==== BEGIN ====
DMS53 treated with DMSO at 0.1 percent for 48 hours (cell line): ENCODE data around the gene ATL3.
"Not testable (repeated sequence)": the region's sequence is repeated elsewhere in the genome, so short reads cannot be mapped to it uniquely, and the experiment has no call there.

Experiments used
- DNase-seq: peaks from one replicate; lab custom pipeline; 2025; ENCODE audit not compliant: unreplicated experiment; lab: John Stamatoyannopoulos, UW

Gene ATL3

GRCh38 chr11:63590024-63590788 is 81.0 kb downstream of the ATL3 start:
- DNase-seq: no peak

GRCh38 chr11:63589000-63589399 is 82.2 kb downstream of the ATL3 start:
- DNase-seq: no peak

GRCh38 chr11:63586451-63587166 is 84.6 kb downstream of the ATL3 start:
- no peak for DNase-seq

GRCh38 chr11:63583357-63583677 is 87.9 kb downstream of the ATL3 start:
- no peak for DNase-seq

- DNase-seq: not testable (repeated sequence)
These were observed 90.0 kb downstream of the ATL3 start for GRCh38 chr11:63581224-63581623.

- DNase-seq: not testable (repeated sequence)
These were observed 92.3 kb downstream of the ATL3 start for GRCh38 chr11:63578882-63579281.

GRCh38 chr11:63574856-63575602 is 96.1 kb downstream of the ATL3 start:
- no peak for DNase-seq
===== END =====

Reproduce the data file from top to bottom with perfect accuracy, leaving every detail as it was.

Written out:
DMS53 treated with DMSO at 0.1 percent for 48 hours (cell line): ENCODE data around the gene ATL3.
"Not testable (repeated sequence)": the region's sequence is repeated elsewhere in the genome, so short reads cannot be mapped to it uniquely, and the experiment has no call there.

Experiments used
- DNase-seq: peaks from one replicate; lab custom pipeline; 2025; ENCODE audit not compliant: unreplicated experiment; lab: John Stamatoyannopoulos, UW

Gene ATL3

GRCh38 chr11:63590024-63590788 is 81.0 kb downstream of the ATL3 start:
- DNase-seq: no peak

GRCh38 chr11:63589000-63589399 is 82.2 kb downstream of the ATL3 start:
- DNase-seq: no peak

GRCh38 chr11:63586451-63587166 is 84.6 kb downstream of the ATL3 start:
- no peak for DNase-seq

GRCh38 chr11:63583357-63583677 is 87.9 kb downstream of the ATL3 start:
- no peak for DNase-seq

- DNase-seq: not testable (repeated sequence)
These were observed 90.0 kb downstream of the ATL3 start for GRCh38 chr11:63581224-63581623.

- DNase-seq: not testable (repeated sequence)
These were observed 92.3 kb downstream of the ATL3 start for GRCh38 chr11:63578882-63579281.

GRCh38 chr11:63574856-63575602 is 96.1 kb downstream of the ATL3 start:
- no peak for DNase-seq